Royal Dutch Shell Plc  .com Rotating Header Image Shell’s difficult relationship with UK wind energy

Shell’s difficult relationship with UK wind energy

When Shell pulled out of London Array offshore wind project in 2008, it probably didn’t realise it would mean more than 10 years in the UK offshore wind wilderness.

But according to accounts at the time, many in the sector felt scorned – some were downright angry.

Shell was eventually bought out of the £2 billion project by Masdar, but a message had filtered through that the company was perhaps no longer looking at offshore wind as viable option.

Danish firm Dong Energy, one of the major partners in the 341-turbine project, is now Orsted – arguably the biggest offshore wind firm in the world.

Orsted sold off its entire oil and gas business to Ineos in 2017 and now plies its trade in wind energy full-time.

Fast forward several years and Shell was passed over in favour of EDF Energy to take over ownership of the 54-turbine Neart Na Goaithe (NnG) offshore wind project in Scotland’s Outer Firth of Forth.

While just two weeks ago the firm was beaten to the punch by Japan’s Mitsubishi Corporation for Dutch utility Eneco, who operate a number of Highland and Aberdeenshire onshore wind projects.

But in September, Shell’s energy transition manager Joanna Coleman revealed that the oil and gas giant was once again targeting the UK for future offshore wind development – both in floating wind and fixed bottom.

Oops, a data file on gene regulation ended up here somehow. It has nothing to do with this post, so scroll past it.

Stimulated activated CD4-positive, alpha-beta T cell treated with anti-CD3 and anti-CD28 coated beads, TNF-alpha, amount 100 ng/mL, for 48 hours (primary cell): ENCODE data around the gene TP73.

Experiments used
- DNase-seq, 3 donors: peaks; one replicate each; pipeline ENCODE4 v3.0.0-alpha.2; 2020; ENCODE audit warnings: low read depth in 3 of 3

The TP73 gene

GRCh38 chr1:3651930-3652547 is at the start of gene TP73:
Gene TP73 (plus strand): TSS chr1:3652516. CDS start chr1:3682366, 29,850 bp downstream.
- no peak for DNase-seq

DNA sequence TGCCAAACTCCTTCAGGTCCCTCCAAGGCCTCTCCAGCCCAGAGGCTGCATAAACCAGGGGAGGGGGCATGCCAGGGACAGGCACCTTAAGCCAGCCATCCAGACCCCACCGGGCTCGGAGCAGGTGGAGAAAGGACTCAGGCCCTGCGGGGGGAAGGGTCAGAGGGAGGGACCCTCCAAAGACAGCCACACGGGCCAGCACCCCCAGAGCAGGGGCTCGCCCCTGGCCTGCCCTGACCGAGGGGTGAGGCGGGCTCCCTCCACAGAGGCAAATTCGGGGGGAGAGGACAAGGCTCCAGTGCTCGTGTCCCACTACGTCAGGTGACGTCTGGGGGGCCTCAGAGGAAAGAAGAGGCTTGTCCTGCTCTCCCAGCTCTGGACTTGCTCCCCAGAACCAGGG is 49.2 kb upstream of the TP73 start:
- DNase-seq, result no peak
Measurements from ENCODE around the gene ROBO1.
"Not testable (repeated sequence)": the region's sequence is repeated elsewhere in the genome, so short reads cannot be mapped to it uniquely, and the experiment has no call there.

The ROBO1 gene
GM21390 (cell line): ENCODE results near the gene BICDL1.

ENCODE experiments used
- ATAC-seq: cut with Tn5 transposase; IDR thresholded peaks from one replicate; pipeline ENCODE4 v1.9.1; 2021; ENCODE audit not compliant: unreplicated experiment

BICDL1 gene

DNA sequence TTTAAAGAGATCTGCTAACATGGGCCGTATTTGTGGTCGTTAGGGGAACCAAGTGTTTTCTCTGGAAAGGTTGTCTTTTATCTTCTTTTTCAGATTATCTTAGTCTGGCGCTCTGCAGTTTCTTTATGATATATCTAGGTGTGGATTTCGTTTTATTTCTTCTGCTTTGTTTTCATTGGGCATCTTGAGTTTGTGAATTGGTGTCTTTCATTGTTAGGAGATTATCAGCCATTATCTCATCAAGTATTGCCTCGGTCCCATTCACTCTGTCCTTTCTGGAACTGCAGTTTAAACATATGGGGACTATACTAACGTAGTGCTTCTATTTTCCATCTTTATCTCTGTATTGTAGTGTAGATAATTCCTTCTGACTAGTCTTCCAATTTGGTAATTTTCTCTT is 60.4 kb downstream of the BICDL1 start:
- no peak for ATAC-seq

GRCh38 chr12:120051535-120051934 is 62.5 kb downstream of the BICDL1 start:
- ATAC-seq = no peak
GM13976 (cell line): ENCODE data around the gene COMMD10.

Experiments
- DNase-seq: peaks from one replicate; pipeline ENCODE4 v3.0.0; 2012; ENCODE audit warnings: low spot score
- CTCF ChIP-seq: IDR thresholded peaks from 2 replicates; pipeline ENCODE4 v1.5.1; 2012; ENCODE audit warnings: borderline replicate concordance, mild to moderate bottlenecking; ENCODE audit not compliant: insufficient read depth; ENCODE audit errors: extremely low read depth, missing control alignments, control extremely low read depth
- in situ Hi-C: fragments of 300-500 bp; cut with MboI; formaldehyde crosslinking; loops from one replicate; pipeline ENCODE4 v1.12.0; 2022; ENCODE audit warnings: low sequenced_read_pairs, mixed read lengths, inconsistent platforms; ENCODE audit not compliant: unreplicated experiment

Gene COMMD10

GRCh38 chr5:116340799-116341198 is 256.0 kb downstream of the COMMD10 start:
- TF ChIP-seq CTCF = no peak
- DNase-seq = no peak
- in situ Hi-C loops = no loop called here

Speaking at last month’s WindEurope Conference in Copenhagen, Shell’s vice-president for offshore wind Dorine Bosman said: “Recently, I was asked why Shell entered offshore wind, why are we a newcomer to wind? Let me address that first…

“Shell is known for oil and gas. After our long heritage, it would be hard not to be.

“Yet, Shell was the first international oil company in the world to enter offshore wind almost 20 years ago.

“We have a 50% share in Noordzeewind the first commercial offshore windfarm in The Netherlands, operating since 2006.

“As the market changed around us, our portfolio has adapted, paused, and restarted over the years and now spans nearly 5GW including projects such as Borssele 34 – currently installing foundations offshore, leases being developed, and new demonstration technologies.”

Yet, Shell still has not meaningfully re-entered the UK wind sector to date.

With its recent acquisition of French floating wind developer Eolfi and US joint venture with Portugal’s EDP Renewables in the Mayflower project off Massachusetts, Shell may now be looking to build up its reputation in the sector globally before it looks to re-enter the somewhat chilly waters of the UK wind sector.


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